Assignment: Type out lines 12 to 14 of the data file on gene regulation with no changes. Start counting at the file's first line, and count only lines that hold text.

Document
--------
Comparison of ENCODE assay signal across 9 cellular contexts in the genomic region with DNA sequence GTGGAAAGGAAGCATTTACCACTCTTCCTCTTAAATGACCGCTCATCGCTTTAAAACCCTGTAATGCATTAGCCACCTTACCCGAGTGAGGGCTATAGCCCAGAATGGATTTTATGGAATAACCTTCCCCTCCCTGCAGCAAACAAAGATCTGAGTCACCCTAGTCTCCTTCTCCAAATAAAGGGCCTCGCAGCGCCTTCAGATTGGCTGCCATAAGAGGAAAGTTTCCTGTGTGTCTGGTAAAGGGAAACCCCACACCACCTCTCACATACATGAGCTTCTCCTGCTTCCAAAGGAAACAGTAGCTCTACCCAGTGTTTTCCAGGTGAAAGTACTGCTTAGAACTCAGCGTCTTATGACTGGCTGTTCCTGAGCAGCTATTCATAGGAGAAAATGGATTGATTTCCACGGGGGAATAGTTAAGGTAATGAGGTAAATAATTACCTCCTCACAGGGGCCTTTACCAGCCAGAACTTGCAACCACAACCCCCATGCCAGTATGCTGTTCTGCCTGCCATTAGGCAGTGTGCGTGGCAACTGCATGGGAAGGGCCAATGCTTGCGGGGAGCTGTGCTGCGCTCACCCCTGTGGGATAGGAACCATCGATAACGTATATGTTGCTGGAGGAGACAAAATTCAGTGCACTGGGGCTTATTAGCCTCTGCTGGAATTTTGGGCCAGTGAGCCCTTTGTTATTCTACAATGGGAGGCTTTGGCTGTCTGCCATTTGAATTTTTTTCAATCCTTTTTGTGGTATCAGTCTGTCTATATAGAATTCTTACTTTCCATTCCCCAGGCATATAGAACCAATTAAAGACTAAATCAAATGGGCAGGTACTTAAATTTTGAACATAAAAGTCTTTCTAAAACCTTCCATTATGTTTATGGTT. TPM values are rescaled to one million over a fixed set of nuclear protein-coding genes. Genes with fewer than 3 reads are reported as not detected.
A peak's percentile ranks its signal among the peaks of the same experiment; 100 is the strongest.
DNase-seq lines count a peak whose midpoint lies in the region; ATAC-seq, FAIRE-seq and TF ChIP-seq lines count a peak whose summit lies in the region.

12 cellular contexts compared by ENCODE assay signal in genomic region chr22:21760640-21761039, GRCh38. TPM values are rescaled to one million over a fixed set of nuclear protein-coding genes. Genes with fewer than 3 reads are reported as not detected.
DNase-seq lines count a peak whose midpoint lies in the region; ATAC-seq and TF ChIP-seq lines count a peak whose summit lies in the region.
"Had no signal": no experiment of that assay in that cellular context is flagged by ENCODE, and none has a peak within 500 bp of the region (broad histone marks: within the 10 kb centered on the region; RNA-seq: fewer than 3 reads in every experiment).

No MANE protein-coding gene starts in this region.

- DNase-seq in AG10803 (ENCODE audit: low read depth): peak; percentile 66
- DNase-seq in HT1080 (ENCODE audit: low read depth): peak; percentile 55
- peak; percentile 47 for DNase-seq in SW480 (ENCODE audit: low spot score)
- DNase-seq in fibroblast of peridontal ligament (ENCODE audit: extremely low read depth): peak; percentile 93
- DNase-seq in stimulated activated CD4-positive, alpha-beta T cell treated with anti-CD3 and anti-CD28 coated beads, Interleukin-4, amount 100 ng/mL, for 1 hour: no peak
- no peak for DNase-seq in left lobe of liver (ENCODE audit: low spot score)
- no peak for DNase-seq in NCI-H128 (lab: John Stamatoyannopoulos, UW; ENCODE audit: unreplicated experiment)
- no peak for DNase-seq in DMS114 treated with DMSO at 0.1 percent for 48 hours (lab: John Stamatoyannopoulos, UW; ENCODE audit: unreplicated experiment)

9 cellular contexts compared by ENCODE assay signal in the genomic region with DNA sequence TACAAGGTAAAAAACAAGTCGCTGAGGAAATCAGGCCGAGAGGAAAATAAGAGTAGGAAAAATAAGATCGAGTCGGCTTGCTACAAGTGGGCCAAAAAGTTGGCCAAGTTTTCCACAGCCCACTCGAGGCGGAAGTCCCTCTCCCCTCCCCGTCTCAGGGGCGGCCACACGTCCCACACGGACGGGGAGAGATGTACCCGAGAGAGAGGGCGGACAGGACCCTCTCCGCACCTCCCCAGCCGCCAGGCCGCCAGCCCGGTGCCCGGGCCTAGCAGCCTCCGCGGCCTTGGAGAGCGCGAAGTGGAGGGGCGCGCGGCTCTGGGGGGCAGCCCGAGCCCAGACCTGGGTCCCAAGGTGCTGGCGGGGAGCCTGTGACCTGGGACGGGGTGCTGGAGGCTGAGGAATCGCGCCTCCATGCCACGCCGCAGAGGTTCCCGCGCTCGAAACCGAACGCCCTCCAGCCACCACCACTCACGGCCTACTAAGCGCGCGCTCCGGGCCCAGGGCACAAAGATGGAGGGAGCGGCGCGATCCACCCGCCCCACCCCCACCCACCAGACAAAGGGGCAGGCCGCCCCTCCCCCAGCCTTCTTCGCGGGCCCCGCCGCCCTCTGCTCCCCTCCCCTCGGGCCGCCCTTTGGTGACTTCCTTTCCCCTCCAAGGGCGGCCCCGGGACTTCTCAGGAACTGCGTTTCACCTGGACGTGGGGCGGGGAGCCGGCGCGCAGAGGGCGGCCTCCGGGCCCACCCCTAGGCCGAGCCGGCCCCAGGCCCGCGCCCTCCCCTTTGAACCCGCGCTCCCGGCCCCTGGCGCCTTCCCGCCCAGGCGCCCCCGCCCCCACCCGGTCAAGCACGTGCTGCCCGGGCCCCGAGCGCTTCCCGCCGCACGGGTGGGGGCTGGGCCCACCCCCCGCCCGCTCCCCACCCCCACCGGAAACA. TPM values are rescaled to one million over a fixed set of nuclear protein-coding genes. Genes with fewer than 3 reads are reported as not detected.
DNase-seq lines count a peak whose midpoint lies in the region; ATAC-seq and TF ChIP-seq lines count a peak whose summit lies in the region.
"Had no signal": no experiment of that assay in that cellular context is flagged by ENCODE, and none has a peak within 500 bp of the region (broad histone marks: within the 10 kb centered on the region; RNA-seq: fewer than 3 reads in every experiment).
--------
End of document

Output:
- DNase-seq in stimulated activated CD4-positive, alpha-beta T cell treated with anti-CD3 and anti-CD28 coated beads, Interleukin-4, amount 100 ng/mL, for 1 hour: no peak
- no peak for DNase-seq in left lobe of liver (ENCODE audit: low spot score)
- no peak for DNase-seq in NCI-H128 (lab: John Stamatoyannopoulos, UW; ENCODE audit: unreplicated experiment)